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Simplify your callback or Promise with async await in Nodejs application

Async Await Nodejs

With the release of Node.js version 8, the long-awaited async functions have landed in Node.js as well. Before we understand the asyn await in Node.js, let us dive into what and why we use async await in the first place.

If you really want to get rid of callback hell OR chained promises, then it’s time to remove those code snippets from your codebase. We will see below step by step.

What is Async Await in Nodejs ?

  • It is the newest way to write asynchronous code in JavaScript.
  • It is non-blocking (just like callbacks and promises).
  • Async/Await is created to simplify the process of working with and writing chained promises.
  • An async function returns the Promise. If the function throws an error, the Promise will be automatically rejected, and if the function returns the value that means the Promise will be resolved.

Syntax of Async Function

We need to add the async keyword before a function.

// Normal Function
function add(a,b){
  return a + b;
}
// Async Function
async function add(a,b){
  return a + b;
}

Async function declarations return an async object. These are similar to Generator in the sense that their execution can be paused. The only fundamental difference is that they always create a Promise instead of an object.

Now, let us take a simple example of Promise.

But before that, please check your Node.js version. If your Node.js has not the latest version, then please update to the newest version.

Now, create a project folder.

mkdir node-examples

Go into the project folder.

cd node-examples

Now, create a package.json file using the following command.

npm init -y

Install the nodemon server using the following command.

npm install nodemon --save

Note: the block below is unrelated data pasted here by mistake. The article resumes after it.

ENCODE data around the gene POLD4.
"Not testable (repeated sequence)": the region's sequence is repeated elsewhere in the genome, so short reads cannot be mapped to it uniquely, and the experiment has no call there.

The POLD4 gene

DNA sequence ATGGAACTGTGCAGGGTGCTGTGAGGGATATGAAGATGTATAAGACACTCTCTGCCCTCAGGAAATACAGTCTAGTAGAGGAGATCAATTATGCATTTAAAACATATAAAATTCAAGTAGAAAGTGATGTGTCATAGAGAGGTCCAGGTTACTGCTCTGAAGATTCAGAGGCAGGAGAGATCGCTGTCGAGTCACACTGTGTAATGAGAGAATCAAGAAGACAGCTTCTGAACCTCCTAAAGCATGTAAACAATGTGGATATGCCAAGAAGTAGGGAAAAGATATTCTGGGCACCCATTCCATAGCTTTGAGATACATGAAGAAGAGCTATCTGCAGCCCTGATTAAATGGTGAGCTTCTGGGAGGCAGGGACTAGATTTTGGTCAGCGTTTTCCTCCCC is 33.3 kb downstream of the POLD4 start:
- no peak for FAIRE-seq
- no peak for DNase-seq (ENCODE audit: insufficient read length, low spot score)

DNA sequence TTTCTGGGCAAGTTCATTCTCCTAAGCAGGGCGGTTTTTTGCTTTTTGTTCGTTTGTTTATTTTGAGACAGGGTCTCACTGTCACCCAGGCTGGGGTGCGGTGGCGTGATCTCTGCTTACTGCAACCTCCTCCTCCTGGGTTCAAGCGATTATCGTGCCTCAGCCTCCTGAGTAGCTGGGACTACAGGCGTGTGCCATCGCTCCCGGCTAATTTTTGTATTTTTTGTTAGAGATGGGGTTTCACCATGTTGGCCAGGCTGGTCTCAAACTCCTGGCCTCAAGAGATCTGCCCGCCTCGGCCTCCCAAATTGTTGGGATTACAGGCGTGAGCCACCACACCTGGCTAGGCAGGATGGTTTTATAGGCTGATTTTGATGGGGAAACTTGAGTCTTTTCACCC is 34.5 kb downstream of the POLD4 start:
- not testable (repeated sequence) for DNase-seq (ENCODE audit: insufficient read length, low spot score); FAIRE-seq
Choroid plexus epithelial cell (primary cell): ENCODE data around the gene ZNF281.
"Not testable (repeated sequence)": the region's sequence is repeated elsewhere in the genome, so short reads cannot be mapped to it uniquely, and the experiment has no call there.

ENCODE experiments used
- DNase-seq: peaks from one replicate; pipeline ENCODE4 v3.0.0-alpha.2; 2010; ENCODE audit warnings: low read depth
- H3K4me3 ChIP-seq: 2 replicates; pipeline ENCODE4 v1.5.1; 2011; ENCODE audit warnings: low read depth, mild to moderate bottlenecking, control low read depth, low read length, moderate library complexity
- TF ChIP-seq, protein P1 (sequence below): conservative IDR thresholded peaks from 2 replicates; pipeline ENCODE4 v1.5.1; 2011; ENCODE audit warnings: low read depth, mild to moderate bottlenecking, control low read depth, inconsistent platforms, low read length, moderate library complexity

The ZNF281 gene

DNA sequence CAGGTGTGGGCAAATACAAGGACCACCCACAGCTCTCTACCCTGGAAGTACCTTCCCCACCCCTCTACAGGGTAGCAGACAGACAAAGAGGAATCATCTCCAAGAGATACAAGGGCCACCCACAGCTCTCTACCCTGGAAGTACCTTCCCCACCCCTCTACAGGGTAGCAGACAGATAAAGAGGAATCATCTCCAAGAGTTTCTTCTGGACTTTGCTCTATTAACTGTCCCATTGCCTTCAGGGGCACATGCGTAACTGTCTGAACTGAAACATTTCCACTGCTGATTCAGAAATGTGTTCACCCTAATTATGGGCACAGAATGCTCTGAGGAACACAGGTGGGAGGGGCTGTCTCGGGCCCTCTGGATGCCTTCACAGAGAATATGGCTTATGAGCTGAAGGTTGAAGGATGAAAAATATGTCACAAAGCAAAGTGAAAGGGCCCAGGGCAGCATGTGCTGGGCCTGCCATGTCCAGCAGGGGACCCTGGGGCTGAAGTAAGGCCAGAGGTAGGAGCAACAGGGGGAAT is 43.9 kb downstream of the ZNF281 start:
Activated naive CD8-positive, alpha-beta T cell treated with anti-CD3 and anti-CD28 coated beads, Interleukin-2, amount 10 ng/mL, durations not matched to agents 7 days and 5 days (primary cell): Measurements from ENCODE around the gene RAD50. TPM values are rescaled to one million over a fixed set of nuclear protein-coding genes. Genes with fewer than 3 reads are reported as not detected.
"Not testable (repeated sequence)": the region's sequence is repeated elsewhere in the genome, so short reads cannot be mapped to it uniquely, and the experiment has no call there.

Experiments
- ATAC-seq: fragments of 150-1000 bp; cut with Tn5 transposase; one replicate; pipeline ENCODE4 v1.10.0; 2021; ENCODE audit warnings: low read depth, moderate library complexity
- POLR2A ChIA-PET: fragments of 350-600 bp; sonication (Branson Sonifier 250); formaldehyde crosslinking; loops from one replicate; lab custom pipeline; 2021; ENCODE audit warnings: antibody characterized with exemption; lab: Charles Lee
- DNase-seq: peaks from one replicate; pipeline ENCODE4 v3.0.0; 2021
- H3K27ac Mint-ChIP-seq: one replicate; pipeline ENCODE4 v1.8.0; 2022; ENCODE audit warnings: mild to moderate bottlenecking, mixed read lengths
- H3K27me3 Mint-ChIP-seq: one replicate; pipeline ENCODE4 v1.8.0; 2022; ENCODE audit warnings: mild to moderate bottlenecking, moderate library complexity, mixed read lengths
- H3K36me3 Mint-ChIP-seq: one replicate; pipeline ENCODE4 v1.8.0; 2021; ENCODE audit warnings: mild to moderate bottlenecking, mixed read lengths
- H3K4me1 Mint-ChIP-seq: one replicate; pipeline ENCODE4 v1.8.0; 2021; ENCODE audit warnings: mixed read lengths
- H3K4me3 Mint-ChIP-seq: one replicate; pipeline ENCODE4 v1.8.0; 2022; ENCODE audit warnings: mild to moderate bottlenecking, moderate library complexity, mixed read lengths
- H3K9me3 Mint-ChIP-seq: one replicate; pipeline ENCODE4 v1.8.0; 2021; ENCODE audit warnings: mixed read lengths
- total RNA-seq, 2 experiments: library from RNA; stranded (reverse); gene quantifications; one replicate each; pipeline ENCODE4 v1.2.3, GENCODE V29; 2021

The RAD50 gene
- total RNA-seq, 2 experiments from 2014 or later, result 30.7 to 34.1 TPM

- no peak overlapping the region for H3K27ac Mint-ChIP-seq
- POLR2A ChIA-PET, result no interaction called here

Create a new file called server.js inside the root. Write the following code inside it.

// server.js

function square(x) {
  return new Promise(resolve => {
    setTimeout(() => {
      resolve(Math.pow(x, 2));
    }, 2000);
  });
}

square(10).then(data => {
  console.log(data);
});

Next step is to start the nodemon server using the following command.

 

nodemon server.js

So, hereafter two seconds, we can see the square of 10. Function square returns the promise, and after resolving that promise, we get our squared data.

Switching from Promises to Async/Await.

Okay, now turn above code into async/await function.

// server.js

function square(x) {
  return new Promise(resolve => {
    setTimeout(() => {
      resolve(Math.pow(x, 2));
    }, 2000);
  });
}

async function layer(x)
{
  const value = await square(x);
  console.log(value);
}

layer(10);

Output:

The great thing about having our function in Promise form is that we don’t actually need to “make it an async/await version” if we don’t want to. When we call/execute the function, we can simply use the async/await keywords.

Please Comment if You Want some More examples or You are stuck at any place .We will be happy to help you ! Thanks !